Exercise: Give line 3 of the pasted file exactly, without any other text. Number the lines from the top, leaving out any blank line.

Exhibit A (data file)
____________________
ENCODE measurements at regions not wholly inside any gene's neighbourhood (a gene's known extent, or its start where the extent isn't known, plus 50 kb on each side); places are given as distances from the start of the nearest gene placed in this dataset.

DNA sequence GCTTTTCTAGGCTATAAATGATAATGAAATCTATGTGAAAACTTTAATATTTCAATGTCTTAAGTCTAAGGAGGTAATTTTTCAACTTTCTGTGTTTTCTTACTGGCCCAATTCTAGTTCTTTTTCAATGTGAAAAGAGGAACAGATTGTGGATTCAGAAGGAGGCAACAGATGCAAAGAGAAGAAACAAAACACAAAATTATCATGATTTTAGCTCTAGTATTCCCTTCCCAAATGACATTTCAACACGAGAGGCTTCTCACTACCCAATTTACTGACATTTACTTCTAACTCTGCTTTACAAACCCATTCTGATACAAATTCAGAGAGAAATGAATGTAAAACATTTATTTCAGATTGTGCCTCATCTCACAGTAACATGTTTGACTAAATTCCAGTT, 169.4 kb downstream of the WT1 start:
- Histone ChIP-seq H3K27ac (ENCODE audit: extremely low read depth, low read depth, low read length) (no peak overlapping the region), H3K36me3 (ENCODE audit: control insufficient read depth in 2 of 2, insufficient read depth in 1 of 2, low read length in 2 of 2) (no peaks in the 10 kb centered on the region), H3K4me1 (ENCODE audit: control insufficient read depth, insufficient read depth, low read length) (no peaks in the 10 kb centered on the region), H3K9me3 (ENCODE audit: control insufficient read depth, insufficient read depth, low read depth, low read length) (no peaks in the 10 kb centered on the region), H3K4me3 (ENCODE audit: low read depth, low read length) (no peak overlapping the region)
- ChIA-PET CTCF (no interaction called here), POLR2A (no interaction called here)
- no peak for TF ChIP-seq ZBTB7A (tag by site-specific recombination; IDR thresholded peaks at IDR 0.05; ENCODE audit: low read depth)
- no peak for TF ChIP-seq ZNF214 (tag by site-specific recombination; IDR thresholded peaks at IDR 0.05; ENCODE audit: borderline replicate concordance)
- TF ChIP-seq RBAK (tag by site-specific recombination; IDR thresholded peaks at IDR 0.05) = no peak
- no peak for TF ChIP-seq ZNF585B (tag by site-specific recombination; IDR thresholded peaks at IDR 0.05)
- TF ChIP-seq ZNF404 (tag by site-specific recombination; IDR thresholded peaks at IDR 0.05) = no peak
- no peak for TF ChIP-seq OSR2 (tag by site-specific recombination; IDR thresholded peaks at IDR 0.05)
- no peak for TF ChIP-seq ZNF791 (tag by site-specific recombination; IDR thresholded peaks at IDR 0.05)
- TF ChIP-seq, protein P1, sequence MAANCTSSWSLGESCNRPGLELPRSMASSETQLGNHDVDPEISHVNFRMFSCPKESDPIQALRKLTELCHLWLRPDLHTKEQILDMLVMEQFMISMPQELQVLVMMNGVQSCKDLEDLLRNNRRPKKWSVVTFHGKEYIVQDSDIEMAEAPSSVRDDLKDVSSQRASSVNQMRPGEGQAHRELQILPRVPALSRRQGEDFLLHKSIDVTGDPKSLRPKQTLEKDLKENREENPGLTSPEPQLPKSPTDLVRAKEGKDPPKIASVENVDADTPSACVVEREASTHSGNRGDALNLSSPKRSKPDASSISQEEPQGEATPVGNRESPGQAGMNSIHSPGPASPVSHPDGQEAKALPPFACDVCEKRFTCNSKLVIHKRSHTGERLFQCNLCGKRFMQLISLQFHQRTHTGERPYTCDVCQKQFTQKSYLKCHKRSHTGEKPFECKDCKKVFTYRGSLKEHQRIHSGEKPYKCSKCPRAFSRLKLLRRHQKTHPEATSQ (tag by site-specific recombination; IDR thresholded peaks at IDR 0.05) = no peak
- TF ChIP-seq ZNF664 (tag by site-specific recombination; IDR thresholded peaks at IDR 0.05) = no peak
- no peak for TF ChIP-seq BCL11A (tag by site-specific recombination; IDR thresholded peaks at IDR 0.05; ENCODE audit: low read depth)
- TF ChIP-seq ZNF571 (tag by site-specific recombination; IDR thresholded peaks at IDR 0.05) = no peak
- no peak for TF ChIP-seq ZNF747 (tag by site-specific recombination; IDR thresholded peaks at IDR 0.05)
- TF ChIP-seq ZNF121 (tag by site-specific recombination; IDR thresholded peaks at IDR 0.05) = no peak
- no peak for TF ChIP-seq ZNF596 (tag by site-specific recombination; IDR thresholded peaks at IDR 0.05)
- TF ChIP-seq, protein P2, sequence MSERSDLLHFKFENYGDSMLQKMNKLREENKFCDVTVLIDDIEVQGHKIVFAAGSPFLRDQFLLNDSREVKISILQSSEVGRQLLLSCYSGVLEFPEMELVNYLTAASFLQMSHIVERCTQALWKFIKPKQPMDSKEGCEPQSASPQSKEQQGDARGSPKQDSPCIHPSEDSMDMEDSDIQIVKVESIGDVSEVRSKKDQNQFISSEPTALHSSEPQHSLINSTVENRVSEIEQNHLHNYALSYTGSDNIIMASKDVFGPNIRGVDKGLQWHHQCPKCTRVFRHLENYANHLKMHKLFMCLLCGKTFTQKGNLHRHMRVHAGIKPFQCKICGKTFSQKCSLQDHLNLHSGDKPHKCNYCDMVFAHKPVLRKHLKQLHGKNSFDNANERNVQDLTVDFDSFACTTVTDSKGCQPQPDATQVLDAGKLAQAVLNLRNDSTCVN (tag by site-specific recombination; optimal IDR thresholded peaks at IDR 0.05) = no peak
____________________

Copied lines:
- Histone ChIP-seq H3K27ac (ENCODE audit: extremely low read depth, low read depth, low read length) (no peak overlapping the region), H3K36me3 (ENCODE audit: control insufficient read depth in 2 of 2, insufficient read depth in 1 of 2, low read length in 2 of 2) (no peaks in the 10 kb centered on the region), H3K4me1 (ENCODE audit: control insufficient read depth, insufficient read depth, low read length) (no peaks in the 10 kb centered on the region), H3K9me3 (ENCODE audit: control insufficient read depth, insufficient read depth, low read depth, low read length) (no peaks in the 10 kb centered on the region), H3K4me3 (ENCODE audit: low read depth, low read length) (no peak overlapping the region)